Plans to improve rail system

Thursday, September 2, 2010

Johannesburg - The Department of Transport says it is working on a massive rail investment programme to improve the country's aging rail network.

The department's Director General George Mahlalela said the investment, which involves billions of rands, will include beefing up operations in the passenger rail sector. Three high speed rail projects have been identified in Johannesburg, Durban, Cape Town and Musina in Limpopo.

Mahlalela said most of the country's commuter rail system has reached the end of its life span. "We believe that an ambitious programme of introducing new rail stock and technology in our system is an absolute necessity and will protect out historical investment in the sector," he said.

The plan comes a week after South Africa and China entered into a rail agreement when Transport Minister Sibusiso Ndebele and his Chinese counterpart Liu Zhijun signed a memorandum of understanding on the sector. Officials say the deal seeks to promote investments and trade cooperation between the two countries.

Mahlalela said the massive increase in people's movement and road traffic was posing serious challenges for the country's economy.

"We are seeing a massive increase in long distance travel in South Africa...this puts a major strain on our roads and air traffic, these challenges can only be addressed through rapid rail system.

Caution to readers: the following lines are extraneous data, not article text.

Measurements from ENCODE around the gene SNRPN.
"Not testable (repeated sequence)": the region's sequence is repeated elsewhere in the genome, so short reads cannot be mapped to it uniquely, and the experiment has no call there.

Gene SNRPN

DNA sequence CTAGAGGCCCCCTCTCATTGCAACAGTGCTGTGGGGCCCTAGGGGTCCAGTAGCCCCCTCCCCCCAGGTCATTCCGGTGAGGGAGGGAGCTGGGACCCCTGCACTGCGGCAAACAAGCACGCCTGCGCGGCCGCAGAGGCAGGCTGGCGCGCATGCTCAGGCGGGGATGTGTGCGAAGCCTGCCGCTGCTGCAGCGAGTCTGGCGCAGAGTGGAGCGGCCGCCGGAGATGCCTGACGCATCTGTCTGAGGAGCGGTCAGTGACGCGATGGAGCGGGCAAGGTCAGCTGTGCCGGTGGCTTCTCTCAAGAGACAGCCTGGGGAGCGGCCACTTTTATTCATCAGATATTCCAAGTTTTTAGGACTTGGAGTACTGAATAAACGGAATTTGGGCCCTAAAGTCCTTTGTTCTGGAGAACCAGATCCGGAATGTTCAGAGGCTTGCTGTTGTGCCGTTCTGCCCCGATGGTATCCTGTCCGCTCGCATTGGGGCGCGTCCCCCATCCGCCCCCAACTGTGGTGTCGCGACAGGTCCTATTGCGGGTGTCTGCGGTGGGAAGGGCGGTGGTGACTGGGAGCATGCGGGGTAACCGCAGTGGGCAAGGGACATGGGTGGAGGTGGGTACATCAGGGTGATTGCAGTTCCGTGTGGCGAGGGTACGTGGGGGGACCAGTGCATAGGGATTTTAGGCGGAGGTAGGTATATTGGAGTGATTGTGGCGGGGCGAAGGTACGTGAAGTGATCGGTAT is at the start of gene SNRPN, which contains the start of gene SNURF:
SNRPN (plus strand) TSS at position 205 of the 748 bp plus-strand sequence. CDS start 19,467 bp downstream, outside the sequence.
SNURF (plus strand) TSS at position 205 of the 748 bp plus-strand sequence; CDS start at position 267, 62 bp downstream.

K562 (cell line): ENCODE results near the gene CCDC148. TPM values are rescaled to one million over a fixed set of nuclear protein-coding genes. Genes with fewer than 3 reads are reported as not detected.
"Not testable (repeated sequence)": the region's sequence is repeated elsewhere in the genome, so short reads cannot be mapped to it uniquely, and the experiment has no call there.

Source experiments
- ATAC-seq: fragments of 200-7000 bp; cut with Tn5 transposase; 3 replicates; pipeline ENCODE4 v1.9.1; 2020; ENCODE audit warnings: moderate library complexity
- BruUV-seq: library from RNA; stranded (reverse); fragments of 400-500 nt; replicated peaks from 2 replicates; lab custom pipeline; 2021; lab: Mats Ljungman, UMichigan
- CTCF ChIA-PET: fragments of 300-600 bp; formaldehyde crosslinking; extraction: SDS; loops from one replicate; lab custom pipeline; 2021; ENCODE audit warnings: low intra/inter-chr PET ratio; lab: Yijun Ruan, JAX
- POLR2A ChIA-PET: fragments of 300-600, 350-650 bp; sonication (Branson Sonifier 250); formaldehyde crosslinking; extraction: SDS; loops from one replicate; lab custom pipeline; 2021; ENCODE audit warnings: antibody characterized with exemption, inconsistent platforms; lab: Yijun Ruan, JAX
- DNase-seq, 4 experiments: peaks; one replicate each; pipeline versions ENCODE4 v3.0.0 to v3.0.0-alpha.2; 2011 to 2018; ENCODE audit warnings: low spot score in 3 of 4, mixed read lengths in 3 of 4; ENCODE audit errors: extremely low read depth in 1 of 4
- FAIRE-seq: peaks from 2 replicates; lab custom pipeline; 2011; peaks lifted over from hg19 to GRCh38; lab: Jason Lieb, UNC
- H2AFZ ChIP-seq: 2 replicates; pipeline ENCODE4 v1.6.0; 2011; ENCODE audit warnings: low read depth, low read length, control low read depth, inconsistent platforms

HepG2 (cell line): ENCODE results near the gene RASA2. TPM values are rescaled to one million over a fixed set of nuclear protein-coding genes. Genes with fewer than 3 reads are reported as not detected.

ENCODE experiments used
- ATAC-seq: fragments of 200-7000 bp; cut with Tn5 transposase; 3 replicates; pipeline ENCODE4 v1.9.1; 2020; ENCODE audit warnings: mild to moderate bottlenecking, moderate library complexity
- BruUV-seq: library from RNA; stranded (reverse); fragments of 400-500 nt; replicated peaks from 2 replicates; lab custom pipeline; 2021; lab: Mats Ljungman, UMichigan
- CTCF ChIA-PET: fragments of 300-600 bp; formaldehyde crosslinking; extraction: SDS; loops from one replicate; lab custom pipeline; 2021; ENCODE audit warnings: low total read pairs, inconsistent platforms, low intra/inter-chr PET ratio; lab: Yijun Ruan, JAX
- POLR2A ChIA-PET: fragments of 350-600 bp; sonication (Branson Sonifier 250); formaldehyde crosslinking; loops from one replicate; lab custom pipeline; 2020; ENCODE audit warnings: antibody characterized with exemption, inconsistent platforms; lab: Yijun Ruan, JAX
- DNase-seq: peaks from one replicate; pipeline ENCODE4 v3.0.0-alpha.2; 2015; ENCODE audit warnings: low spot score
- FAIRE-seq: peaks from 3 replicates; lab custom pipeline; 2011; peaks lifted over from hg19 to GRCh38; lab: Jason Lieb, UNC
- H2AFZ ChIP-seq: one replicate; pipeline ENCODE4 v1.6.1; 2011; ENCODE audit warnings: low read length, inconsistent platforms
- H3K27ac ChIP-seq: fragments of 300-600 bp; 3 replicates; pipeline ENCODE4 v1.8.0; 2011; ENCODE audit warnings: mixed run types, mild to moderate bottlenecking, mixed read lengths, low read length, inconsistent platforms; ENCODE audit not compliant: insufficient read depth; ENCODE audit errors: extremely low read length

"Our view is that the rail sector should be one of the major investment areas for the transport sector and the economy of South Africa," he said.

Over R40 billion has been invested in the past five years in passenger rail infrastructure across the country. Mahlalela said these included the R25 billion invested on the Gautrain and almost R13 billion on the rehabilitation of passenger coaches and signaling systems.

The department says the investment programme, which is expected to run for the next 20 years will create "certainty" and allow manufacturers to retool their businesses leading to sustainable local industrial activities.

"It is generally agreed that new rail technology generates social benefits, which stem from savings, increase in reliability, comfort and safety as well as from the reduction of congestion and accident in alternative modes, it is the most environmentally-friendly mode of transport," Mahlalela added.